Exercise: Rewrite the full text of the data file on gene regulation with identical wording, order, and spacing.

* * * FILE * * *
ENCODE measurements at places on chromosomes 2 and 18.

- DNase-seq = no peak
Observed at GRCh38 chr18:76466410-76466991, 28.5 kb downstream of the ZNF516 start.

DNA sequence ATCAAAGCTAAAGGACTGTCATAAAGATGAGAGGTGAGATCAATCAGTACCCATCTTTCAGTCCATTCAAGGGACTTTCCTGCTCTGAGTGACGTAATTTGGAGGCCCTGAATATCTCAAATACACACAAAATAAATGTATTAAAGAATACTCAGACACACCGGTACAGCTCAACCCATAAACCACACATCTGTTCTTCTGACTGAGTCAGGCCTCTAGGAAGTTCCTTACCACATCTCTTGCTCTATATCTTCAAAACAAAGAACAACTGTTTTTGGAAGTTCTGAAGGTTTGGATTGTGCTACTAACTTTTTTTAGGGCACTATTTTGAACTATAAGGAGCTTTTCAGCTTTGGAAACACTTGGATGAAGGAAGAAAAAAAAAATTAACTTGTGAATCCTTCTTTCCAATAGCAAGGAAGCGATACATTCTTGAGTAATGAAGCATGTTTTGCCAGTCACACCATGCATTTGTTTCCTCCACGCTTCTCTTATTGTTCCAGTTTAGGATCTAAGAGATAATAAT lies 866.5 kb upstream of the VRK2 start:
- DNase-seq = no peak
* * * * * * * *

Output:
ENCODE measurements at places on chromosomes 2 and 18.

- DNase-seq = no peak
Observed at GRCh38 chr18:76466410-76466991, 28.5 kb downstream of the ZNF516 start.

DNA sequence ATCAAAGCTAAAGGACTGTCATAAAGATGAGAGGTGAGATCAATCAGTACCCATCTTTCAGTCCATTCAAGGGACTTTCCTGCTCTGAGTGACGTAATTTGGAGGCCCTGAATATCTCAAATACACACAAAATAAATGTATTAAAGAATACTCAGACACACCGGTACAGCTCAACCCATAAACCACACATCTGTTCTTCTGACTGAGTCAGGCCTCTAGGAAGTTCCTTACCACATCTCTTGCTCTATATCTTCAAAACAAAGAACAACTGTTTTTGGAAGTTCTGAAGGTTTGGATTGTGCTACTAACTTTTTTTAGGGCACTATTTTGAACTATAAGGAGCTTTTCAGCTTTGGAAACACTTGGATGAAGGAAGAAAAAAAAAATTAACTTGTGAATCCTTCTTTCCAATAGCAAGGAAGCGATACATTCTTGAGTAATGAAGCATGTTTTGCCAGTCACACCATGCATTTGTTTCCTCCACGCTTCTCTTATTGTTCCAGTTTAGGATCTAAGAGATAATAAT lies 866.5 kb upstream of the VRK2 start:
- DNase-seq = no peak